Wellington: As part of a strategy to combat climate change, New Zealand’s government on Tuesday suggested taxing the greenhouse gases produced by farm animals’ poop and burp. The administration said that the farm levy would be a first in the world and that farmers should be able to recoup the expense by raising the price of climate-friendly goods. Farmers, though, swiftly criticised the proposal. The idea would ‘tear the guts out of small-town New Zealand,’ according to Federated Farmers, the industry’s leading lobbying organisation, and replace farmland with trees.
Andrew Hoggard, president of Federated Farmers, stated that farmers have been attempting to cooperate with the government on an emissions reduction strategy for more than two years. The idea, according to Hoggard, ‘was to keep farmers farming’. However, he predicted that farmers will sell their land ‘ so quickly you won’t even hear the dogs barking on the back of the ute (pickup truck) as they drive off’. Due to the plan’s relocation of farming to nations with lower food production efficiency, opposition MPs from the conservative ACT Party said it would actually raise global emissions.
The farming sector is essential to New Zealand’s economy. The main export of the country is dairy, which is also used to create baby formula in China. Only 5 million people live in New Zealand, yet there are 10 million beef and dairy cattle as well as 26 million sheep. Farms account for roughly half of New Zealand’s greenhouse gas emissions, which makes the country distinctive due to its oversized sector. Gases produced by farm animals, including methane from cow burps and nitrous oxide from their urine, contribute to global warming.
The discussion regarding farming’s effects on the environment and the efforts some believe are necessary to mitigate them is a part of a larger global debate that goes beyond New Zealand. Farmers in the Netherlands have driven tractors along busy highways and dropped hay bales on the ground to protest government attempts to reduce harmful pollution emissions.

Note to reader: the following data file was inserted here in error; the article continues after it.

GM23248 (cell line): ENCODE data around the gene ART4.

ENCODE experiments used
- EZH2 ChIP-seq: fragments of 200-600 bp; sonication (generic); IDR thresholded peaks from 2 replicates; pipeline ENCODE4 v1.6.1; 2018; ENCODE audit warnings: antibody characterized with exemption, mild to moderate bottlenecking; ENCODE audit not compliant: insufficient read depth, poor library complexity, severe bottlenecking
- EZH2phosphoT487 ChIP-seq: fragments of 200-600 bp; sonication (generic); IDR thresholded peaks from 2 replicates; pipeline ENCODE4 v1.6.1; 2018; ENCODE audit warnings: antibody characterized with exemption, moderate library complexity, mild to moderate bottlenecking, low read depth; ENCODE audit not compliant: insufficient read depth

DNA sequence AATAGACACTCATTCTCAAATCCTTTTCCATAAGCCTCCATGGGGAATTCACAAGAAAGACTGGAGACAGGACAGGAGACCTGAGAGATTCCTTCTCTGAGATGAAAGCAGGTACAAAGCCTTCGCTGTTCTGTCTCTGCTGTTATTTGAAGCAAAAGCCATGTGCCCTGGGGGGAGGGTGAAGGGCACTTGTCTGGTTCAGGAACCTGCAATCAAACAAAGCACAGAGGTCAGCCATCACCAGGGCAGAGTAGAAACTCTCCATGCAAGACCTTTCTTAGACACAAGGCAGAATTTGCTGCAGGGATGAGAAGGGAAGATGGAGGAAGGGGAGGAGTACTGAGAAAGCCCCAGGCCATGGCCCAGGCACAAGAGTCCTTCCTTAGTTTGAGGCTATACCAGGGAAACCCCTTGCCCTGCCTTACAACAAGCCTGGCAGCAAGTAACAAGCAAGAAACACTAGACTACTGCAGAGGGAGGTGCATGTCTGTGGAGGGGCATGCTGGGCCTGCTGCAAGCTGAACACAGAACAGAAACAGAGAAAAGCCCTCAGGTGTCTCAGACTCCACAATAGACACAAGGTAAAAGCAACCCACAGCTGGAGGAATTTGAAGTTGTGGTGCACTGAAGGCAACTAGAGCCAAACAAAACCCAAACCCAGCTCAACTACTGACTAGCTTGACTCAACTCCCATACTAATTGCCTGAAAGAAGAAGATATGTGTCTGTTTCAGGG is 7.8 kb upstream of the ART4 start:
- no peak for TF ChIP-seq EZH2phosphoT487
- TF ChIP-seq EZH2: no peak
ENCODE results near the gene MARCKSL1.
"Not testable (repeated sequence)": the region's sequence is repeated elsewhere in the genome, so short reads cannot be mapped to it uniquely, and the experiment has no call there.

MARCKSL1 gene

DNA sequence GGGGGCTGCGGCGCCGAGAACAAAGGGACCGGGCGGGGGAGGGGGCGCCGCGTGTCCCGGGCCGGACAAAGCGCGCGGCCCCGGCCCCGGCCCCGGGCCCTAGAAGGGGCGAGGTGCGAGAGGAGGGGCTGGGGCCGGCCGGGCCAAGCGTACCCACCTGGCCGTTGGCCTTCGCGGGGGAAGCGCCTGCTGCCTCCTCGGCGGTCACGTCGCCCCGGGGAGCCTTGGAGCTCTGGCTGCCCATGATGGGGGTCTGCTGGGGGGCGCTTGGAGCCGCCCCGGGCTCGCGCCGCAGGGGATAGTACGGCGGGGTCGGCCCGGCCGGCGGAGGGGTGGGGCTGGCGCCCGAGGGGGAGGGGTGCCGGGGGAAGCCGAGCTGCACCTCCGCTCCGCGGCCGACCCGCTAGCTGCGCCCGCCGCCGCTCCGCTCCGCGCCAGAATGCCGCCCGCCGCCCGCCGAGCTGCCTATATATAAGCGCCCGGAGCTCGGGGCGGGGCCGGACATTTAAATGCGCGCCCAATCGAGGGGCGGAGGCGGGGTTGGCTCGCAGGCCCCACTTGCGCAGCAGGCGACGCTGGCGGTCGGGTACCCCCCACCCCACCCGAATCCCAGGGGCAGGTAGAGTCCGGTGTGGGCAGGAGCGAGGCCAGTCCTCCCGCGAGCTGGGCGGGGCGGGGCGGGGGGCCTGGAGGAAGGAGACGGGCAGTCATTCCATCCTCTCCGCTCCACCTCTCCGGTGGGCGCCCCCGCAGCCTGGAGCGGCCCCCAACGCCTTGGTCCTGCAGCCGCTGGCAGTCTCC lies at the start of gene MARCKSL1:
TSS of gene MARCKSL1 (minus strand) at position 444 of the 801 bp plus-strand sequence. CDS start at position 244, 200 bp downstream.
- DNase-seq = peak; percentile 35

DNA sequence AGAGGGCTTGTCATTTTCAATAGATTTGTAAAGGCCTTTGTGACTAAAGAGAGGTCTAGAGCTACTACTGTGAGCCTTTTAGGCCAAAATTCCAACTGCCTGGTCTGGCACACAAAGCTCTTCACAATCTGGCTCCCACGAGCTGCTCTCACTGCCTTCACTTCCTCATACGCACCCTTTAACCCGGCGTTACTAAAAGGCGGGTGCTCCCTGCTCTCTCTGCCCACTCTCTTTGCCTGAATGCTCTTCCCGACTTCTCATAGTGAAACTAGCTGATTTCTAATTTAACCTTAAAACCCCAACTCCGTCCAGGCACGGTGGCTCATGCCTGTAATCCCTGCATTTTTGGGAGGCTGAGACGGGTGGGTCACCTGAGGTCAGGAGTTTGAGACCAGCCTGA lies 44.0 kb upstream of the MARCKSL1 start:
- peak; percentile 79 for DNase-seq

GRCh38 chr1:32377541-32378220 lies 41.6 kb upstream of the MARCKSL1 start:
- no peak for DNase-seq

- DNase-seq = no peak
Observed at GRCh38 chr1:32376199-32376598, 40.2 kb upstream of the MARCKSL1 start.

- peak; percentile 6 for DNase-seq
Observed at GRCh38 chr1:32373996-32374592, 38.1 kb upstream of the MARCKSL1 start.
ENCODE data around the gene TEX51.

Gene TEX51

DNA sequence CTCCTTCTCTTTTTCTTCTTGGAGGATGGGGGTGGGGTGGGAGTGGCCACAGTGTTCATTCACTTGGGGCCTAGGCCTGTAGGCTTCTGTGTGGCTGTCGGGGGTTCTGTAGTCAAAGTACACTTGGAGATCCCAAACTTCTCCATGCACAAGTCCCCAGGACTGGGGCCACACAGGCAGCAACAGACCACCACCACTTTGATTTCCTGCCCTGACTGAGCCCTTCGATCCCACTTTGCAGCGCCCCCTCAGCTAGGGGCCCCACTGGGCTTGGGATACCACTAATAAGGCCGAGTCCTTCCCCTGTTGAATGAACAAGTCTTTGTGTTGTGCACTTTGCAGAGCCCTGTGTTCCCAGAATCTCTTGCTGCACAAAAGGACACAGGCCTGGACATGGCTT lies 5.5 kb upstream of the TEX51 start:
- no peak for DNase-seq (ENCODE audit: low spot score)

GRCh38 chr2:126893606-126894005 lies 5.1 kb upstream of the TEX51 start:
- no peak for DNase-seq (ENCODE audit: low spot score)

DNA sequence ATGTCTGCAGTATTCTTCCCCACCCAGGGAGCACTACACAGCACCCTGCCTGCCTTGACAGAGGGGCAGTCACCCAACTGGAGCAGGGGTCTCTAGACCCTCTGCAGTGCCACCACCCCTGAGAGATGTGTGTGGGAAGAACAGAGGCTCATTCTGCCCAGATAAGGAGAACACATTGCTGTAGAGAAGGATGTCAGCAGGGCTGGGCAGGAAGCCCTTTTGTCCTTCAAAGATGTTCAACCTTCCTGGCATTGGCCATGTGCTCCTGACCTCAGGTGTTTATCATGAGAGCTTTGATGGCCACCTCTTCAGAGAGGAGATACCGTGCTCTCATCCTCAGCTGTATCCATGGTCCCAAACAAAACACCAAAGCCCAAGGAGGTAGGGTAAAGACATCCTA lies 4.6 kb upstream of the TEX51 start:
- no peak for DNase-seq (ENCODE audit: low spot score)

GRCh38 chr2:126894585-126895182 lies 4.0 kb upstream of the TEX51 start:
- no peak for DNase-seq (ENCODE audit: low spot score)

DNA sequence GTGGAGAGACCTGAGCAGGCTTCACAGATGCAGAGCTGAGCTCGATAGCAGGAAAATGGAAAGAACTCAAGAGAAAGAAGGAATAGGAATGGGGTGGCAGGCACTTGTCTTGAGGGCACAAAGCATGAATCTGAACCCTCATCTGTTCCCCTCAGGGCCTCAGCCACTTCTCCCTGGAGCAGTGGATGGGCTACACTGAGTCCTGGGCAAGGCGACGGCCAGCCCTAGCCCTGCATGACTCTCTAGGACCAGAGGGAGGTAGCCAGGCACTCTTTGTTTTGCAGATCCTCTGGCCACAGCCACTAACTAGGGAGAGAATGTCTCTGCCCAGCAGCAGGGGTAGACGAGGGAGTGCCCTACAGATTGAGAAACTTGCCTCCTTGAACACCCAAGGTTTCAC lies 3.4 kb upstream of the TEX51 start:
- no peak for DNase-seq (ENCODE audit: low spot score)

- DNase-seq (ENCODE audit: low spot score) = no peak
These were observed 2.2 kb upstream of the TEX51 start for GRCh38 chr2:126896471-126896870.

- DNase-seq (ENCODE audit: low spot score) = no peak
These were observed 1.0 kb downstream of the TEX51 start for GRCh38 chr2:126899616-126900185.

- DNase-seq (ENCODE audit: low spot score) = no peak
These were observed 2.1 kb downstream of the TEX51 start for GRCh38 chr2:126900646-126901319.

By 2050, the New Zealand government intends to cut greenhouse gas emissions and achieve carbon neutrality. A commitment to cut farm animal methane emissions by 10% by 2030 and up to 47% by 2050 is a part of that strategy. Farmers will begin paying for emissions under the government’s planned scheme in 2025, though the cost has not yet been decided. Prime Minister Jacinda Ardern said all the money collected from the proposed farm levy would be put back into the industry to fund new technology, research and incentive payments for farmers.
According to Prime Minister Jacinda Ardern, New Zealand farmers may be the first in the world to cut agricultural emissions. Damien O’Connor, New Zealand’s minister of agriculture, described it as an exciting prospect for the country’s farmers. The liberal Labour government’s idea is reminiscent of a previous Labour administration’s 2003 attempt to charge farm animals for their methane emissions, which was also unsuccessful. The notion was fiercely opposed back then by farmers, and political opponents mocked it as a ‘fart tax’.
Since Ardern’s victory in a landslide victory of historic proportions for a second term in 2020, opinion surveys show that Ardern’s Labour Party has lost support and has overtaken the major opposition National Party. The idea will certainly make it more challenging for Ardern to win reelection next year when the country goes to the polls if the administration can’t reach an understanding with farmers, who wield significant political weight in New Zealand.
Post Your Comments